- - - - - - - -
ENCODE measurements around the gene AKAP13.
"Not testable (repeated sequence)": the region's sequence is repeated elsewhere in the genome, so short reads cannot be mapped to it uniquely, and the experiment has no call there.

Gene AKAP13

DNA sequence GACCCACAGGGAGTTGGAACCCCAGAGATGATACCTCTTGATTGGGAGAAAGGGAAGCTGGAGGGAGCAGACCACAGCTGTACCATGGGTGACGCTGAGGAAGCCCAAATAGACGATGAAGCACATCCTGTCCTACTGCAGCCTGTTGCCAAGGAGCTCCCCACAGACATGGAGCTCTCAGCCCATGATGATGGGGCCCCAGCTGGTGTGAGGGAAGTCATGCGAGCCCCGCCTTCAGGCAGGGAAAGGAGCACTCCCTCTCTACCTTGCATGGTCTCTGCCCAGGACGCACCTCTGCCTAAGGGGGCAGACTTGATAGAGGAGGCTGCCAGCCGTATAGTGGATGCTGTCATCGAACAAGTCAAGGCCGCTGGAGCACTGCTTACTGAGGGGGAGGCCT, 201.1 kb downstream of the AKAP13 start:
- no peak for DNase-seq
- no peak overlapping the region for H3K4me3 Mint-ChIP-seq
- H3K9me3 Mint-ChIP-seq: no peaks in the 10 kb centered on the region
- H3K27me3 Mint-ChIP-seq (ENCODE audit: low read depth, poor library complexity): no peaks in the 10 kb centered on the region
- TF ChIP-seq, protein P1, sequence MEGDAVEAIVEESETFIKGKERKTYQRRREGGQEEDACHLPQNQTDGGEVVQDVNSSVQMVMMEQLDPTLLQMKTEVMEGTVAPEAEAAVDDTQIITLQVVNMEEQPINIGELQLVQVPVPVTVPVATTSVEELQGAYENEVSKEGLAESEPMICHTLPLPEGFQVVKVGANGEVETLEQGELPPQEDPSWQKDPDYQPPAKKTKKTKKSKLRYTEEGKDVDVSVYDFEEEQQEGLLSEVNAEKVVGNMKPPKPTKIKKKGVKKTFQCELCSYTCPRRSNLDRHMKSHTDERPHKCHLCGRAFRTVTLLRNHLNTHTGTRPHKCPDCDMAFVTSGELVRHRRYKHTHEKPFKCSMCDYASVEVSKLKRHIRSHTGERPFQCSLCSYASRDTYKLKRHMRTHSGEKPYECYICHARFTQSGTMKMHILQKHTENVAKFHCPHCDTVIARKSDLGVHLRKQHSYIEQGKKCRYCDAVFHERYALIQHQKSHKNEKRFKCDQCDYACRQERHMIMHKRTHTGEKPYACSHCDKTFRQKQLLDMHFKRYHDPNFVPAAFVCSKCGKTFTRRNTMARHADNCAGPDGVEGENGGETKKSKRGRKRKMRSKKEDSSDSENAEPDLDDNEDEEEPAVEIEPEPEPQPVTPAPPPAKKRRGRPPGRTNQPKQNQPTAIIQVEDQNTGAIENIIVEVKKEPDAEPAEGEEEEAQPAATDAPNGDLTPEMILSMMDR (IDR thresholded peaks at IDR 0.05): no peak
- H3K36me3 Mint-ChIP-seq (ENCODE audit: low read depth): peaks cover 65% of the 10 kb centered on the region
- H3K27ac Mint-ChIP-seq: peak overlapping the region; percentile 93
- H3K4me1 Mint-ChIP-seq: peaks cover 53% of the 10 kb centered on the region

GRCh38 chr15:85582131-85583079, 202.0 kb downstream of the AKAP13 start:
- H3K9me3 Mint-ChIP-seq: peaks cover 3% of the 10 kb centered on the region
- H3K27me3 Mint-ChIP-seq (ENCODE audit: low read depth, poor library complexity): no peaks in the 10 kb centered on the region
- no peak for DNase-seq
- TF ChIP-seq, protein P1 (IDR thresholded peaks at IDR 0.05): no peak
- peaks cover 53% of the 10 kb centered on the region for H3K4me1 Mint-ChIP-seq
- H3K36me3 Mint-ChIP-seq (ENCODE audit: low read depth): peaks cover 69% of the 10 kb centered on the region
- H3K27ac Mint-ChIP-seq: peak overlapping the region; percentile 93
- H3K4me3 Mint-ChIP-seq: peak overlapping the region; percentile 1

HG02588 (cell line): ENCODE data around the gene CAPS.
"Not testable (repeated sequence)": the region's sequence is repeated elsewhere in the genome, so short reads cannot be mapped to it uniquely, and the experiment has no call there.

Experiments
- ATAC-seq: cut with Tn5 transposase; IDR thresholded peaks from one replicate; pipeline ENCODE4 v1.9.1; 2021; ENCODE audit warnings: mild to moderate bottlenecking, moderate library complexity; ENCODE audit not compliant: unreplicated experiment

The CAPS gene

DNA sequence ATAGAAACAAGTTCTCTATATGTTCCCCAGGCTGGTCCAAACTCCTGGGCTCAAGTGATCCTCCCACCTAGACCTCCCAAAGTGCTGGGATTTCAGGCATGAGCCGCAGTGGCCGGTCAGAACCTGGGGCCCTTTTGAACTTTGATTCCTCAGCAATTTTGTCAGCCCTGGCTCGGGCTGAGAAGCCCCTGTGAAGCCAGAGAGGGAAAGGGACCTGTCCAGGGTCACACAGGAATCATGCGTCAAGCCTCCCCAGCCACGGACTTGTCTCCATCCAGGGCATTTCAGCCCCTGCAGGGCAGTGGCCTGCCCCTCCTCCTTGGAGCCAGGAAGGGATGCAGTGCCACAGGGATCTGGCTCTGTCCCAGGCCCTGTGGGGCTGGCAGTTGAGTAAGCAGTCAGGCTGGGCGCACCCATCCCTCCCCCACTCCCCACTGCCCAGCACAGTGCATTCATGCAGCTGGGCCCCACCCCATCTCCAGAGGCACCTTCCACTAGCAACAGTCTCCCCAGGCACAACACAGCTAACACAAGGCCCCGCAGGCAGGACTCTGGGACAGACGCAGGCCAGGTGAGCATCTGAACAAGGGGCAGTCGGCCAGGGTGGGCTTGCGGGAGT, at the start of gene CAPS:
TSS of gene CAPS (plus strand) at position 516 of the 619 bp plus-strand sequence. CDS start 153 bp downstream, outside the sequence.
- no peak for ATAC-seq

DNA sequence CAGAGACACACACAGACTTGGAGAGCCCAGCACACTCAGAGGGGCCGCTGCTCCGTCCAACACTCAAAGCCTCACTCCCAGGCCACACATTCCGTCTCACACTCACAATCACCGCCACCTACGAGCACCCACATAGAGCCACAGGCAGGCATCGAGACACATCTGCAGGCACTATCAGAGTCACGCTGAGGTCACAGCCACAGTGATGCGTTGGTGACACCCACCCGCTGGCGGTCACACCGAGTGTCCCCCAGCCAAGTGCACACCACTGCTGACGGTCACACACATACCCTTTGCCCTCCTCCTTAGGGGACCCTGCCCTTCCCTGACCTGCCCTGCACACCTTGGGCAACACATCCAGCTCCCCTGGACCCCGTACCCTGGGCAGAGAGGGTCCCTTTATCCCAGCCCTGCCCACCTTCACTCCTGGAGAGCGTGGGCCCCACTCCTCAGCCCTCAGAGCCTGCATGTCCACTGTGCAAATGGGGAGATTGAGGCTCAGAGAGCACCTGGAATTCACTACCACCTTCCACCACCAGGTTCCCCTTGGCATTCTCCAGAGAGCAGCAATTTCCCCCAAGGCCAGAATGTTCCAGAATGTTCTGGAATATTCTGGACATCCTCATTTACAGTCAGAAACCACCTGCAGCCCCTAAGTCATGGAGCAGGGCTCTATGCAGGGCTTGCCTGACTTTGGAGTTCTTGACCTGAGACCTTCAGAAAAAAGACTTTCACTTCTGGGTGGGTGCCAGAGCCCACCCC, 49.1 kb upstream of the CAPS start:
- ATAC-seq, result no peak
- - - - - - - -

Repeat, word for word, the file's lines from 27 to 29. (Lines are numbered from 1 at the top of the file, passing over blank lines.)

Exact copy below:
DNA sequence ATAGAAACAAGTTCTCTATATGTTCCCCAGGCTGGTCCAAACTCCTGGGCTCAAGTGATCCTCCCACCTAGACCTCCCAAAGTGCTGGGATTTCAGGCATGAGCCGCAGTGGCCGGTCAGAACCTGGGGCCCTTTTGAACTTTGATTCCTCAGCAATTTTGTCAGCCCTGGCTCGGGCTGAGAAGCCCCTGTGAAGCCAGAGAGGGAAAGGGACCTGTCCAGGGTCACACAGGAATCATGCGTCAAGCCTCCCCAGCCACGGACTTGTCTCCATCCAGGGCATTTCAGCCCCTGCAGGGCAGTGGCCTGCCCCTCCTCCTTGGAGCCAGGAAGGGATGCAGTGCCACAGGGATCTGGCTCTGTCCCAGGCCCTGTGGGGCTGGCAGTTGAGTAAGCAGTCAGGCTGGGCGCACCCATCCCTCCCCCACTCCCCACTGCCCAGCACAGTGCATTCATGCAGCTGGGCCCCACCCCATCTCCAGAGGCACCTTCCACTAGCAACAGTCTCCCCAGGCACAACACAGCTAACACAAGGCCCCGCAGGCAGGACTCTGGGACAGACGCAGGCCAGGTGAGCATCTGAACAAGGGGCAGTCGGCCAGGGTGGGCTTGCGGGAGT, at the start of gene CAPS:
TSS of gene CAPS (plus strand) at position 516 of the 619 bp plus-strand sequence. CDS start 153 bp downstream, outside the sequence.
- no peak for ATAC-seq